Book Review: Find Your “Self-Culture”
Author: Victoria Lorient-Faibish
Publisher: MASSenergy Press
Book Publication: 2014
If your life seems fraught with anxiety, anger, depression, or any other emotional disharmony, finding your self-culture is key to healing, says Toronto author and holistic psychotherapist, Victoria Lorient-Faibish. In her new book, Find Your “Self- Culture”: Moving from Depression and Anxiety to Monumental Self-Acceptance, Victoria brings the transformational work she does in her practice to a wider audience. The book features case studies, exercises, and other tools to encourage and support individuals in finding their true selves and to live a joyful life in their own way.
Part of the process towards discovering your self-culture is awareness. Are you listening to yourself and your needs, asks Lorient-Faibish? If you do not pay attention to messages from your body in the form of things like sleep and digestive problems, or feelings of anxiety and depression, it can lead you to seek validation from external means, which may show up as addictions and compulsive behaviour.
Awareness is not only important with respect to physical symptoms. “You need to be aware of your old beliefs, habits and thoughts [as well] to be able to catch them and challenge their validity, especially if the belief or thought is about what you think other people think about you,” explains Lorient-Faibish. Once you have awareness, it is in the conscious realm and that, she says, “is a place of power; that is the beginning of finding true self-culture.”
You can also be prevented from embracing and living your self-culture by approaching life from the perspective of what Lorient-Faibish calls “the hurt child.” This is someone who is always looking for love and approval, is hypersensitive to criticism, and willing to change and become just about anyone in order to feel a sense of love and belonging.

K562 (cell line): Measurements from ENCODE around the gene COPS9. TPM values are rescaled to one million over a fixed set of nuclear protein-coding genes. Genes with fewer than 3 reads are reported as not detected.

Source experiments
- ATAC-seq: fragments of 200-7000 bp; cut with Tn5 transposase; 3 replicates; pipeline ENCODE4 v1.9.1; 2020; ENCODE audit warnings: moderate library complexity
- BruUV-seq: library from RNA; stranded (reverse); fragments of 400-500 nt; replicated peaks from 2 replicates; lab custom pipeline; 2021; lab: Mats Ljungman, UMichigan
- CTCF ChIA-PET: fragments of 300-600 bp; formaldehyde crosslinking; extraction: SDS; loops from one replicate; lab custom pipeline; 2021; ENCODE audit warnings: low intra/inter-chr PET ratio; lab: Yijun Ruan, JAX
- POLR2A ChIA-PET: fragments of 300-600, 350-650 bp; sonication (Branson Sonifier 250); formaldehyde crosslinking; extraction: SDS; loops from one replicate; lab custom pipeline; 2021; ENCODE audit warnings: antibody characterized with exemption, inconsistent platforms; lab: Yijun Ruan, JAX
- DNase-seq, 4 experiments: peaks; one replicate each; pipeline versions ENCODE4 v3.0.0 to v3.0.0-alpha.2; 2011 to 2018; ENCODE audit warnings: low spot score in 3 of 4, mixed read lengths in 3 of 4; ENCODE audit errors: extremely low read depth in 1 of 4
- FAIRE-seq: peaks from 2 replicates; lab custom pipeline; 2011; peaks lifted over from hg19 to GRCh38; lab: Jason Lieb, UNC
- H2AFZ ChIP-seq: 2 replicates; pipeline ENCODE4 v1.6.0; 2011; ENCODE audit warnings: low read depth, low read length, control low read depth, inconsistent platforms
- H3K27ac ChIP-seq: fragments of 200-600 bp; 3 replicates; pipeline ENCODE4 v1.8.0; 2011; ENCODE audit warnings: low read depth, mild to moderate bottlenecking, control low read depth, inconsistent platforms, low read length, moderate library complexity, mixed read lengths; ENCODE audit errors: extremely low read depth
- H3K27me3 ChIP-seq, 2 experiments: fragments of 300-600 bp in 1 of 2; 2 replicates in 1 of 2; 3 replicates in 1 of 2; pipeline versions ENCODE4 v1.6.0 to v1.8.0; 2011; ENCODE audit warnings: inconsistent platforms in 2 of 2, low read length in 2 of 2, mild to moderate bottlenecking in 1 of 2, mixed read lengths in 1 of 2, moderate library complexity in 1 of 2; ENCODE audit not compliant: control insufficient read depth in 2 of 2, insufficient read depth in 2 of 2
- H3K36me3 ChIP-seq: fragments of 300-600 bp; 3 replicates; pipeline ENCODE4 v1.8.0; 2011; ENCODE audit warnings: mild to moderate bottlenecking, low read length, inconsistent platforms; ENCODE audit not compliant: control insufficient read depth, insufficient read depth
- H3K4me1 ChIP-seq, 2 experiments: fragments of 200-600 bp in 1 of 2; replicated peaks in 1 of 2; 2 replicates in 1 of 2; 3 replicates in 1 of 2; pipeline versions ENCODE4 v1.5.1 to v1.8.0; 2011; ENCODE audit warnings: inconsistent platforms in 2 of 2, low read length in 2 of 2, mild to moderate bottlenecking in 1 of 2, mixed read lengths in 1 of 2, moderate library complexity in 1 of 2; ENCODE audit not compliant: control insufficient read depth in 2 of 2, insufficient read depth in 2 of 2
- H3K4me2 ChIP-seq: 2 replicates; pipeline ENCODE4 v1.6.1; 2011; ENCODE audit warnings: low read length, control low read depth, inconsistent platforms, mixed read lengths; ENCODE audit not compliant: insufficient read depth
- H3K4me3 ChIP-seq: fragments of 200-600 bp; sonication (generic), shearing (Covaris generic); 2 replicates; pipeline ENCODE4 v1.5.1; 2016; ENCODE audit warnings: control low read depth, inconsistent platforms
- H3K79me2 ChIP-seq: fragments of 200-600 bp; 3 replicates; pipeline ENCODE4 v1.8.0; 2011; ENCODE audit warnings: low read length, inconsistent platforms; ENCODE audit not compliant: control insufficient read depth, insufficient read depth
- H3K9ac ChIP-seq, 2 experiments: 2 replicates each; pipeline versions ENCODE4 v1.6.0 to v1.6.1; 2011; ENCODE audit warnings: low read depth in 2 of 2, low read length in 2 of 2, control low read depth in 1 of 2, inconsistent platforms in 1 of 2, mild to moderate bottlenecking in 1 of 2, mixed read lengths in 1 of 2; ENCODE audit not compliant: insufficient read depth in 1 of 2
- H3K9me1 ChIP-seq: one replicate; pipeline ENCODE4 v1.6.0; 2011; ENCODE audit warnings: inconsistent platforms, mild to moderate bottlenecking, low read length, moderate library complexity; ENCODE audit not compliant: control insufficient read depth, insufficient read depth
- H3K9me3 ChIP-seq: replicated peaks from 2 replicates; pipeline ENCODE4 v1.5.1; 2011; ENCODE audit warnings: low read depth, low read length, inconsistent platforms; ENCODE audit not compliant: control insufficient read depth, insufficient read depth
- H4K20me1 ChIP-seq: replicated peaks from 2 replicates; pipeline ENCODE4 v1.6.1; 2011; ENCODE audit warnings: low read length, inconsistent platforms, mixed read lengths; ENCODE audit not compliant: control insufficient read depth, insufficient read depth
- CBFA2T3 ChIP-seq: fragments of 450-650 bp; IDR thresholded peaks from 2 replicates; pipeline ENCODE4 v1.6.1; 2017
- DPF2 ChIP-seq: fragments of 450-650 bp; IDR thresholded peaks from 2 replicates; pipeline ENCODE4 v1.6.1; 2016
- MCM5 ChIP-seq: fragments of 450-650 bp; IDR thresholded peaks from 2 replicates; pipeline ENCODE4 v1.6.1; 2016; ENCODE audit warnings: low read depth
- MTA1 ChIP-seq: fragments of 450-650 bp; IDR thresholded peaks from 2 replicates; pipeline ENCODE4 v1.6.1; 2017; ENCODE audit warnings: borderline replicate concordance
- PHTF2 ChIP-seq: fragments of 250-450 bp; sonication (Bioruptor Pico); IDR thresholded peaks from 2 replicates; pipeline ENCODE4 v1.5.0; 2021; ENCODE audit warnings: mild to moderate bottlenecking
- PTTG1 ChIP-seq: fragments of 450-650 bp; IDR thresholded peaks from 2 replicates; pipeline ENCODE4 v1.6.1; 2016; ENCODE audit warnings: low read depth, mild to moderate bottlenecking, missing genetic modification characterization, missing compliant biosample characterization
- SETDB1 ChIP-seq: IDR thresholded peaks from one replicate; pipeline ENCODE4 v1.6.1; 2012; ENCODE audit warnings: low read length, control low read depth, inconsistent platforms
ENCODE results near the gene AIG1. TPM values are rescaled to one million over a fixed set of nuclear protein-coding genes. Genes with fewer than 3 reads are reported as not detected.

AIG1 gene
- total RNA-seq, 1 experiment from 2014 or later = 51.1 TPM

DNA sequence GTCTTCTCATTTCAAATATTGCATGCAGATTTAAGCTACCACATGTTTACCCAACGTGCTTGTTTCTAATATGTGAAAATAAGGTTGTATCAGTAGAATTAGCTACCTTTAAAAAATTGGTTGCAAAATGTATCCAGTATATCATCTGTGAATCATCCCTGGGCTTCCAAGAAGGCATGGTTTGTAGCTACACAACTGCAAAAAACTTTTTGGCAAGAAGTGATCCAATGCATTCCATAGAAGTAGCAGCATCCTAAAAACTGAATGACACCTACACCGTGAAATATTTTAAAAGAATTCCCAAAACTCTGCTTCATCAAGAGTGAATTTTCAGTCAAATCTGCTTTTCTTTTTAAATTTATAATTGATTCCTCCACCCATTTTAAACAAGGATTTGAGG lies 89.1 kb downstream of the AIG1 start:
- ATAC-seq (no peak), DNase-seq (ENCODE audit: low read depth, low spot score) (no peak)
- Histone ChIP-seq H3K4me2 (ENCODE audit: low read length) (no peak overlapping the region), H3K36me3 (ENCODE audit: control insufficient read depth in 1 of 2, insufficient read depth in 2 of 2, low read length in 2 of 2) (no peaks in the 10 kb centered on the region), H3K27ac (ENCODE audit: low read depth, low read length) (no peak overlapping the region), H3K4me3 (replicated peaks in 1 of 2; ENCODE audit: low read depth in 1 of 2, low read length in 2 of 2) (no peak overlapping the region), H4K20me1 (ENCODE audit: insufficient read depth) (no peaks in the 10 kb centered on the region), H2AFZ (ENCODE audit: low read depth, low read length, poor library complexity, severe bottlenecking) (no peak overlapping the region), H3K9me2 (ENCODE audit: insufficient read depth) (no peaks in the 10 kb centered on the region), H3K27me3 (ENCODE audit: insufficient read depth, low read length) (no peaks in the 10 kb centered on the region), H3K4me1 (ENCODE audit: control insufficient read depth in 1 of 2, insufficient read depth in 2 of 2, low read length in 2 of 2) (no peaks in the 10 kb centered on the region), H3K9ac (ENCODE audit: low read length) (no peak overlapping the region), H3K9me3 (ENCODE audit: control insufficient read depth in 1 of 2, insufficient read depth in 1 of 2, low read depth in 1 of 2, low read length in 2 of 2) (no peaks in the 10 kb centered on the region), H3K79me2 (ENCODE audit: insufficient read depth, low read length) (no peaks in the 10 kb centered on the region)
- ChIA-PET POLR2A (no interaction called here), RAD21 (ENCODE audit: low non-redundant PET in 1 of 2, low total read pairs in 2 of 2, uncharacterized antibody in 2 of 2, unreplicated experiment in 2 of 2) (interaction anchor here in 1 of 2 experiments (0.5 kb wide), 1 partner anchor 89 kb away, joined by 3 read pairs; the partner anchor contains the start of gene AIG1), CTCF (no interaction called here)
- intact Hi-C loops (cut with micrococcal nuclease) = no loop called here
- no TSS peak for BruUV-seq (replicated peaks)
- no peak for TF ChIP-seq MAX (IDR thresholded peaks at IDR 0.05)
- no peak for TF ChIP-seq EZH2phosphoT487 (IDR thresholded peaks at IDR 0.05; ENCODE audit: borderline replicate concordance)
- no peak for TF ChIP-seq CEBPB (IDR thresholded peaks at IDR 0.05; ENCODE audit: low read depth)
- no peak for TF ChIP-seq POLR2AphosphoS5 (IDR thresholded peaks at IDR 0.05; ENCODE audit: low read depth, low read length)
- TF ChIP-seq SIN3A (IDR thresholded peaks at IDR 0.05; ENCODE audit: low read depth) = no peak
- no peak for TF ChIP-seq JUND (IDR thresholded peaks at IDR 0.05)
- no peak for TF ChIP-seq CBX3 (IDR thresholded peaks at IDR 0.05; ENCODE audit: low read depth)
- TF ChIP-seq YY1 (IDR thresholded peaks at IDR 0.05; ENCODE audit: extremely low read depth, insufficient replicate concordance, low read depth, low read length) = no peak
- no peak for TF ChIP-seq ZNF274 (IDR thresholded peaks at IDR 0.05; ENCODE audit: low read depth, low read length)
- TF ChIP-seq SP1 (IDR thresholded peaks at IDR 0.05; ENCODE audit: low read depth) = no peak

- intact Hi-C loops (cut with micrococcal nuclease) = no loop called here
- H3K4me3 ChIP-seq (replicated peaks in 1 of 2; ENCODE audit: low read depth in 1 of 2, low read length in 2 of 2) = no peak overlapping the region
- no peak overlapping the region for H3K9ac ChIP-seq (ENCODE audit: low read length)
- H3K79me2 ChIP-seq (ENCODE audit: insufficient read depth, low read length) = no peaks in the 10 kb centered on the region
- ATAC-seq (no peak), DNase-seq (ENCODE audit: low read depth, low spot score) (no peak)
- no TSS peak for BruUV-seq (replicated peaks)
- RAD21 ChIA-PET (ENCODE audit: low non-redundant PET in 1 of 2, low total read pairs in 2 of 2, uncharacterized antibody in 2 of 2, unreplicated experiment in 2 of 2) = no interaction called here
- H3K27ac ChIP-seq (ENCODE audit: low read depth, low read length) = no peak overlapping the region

The main reason for hurt child behaviour, says Lorient-Faibish, is that the individual’s attention is constantly placed on the outside of the self. “Do others love me?”, “Am I accepted here?”, “What do I need to do in order to belong?” As a child they did not discover that love is unconditional and available to them at all times. As a result, they couldn’t relax and just be themselves, and the ‘authentic’ self was stunted.
Other areas of the book deal with ways to handle commitment phobia, co-dependency, guilt, shame, negative self-talk, and forgiveness. It also touches on how to foster healthy relationships with family, friends, co-workers, and even money.
The case studies featured in Find Your Self-Culture are enlightening and inspiring; pointing to the efficacy of Victoria’s multi-dimensional approach to healing (in her practice she uses bodywork and visualization, as well as talk). Her voice throughout is equal parts genuine, kind and wise; her message profound.
If you want to live your life in the best way you can, you must do the work. It will likely be a tough journey, involving “deep emotional mining.” Find Your Self-Culture offers life-changing strategies to help you find self-acceptance, and begin getting really good at being the real you.